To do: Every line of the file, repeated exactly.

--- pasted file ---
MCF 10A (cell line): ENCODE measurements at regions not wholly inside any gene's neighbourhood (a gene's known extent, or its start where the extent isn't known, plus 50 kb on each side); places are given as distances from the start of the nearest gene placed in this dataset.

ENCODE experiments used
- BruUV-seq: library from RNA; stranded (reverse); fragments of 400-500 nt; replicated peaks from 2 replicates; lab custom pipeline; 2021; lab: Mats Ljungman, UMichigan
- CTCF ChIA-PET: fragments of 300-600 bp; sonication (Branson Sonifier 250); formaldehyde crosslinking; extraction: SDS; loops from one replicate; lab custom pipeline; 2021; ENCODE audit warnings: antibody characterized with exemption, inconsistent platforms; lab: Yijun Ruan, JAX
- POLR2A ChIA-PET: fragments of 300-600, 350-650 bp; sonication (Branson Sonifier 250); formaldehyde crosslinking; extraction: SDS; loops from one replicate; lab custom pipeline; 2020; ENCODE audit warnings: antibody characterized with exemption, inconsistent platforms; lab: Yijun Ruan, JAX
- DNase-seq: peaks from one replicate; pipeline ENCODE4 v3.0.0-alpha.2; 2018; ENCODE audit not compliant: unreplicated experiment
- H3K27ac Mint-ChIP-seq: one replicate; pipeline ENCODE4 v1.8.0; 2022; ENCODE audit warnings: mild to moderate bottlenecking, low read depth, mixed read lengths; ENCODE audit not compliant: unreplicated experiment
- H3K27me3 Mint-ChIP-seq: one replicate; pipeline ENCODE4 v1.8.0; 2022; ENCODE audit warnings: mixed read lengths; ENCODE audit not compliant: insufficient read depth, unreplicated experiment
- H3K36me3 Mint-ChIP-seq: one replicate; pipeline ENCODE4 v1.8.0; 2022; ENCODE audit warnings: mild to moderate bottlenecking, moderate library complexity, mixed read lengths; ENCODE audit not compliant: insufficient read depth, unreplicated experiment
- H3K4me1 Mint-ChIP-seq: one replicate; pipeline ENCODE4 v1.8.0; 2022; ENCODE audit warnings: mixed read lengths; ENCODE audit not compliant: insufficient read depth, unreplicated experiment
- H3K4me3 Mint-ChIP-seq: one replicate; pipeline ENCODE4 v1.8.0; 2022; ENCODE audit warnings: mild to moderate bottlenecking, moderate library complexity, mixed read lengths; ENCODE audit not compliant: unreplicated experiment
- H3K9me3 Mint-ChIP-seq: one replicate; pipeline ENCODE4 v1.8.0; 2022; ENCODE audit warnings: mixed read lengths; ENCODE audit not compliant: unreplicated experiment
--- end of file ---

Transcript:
MCF 10A (cell line): ENCODE measurements at regions not wholly inside any gene's neighbourhood (a gene's known extent, or its start where the extent isn't known, plus 50 kb on each side); places are given as distances from the start of the nearest gene placed in this dataset.

ENCODE experiments used
- BruUV-seq: library from RNA; stranded (reverse); fragments of 400-500 nt; replicated peaks from 2 replicates; lab custom pipeline; 2021; lab: Mats Ljungman, UMichigan
- CTCF ChIA-PET: fragments of 300-600 bp; sonication (Branson Sonifier 250); formaldehyde crosslinking; extraction: SDS; loops from one replicate; lab custom pipeline; 2021; ENCODE audit warnings: antibody characterized with exemption, inconsistent platforms; lab: Yijun Ruan, JAX
- POLR2A ChIA-PET: fragments of 300-600, 350-650 bp; sonication (Branson Sonifier 250); formaldehyde crosslinking; extraction: SDS; loops from one replicate; lab custom pipeline; 2020; ENCODE audit warnings: antibody characterized with exemption, inconsistent platforms; lab: Yijun Ruan, JAX
- DNase-seq: peaks from one replicate; pipeline ENCODE4 v3.0.0-alpha.2; 2018; ENCODE audit not compliant: unreplicated experiment
- H3K27ac Mint-ChIP-seq: one replicate; pipeline ENCODE4 v1.8.0; 2022; ENCODE audit warnings: mild to moderate bottlenecking, low read depth, mixed read lengths; ENCODE audit not compliant: unreplicated experiment
- H3K27me3 Mint-ChIP-seq: one replicate; pipeline ENCODE4 v1.8.0; 2022; ENCODE audit warnings: mixed read lengths; ENCODE audit not compliant: insufficient read depth, unreplicated experiment
- H3K36me3 Mint-ChIP-seq: one replicate; pipeline ENCODE4 v1.8.0; 2022; ENCODE audit warnings: mild to moderate bottlenecking, moderate library complexity, mixed read lengths; ENCODE audit not compliant: insufficient read depth, unreplicated experiment
- H3K4me1 Mint-ChIP-seq: one replicate; pipeline ENCODE4 v1.8.0; 2022; ENCODE audit warnings: mixed read lengths; ENCODE audit not compliant: insufficient read depth, unreplicated experiment
- H3K4me3 Mint-ChIP-seq: one replicate; pipeline ENCODE4 v1.8.0; 2022; ENCODE audit warnings: mild to moderate bottlenecking, moderate library complexity, mixed read lengths; ENCODE audit not compliant: unreplicated experiment
- H3K9me3 Mint-ChIP-seq: one replicate; pipeline ENCODE4 v1.8.0; 2022; ENCODE audit warnings: mixed read lengths; ENCODE audit not compliant: unreplicated experiment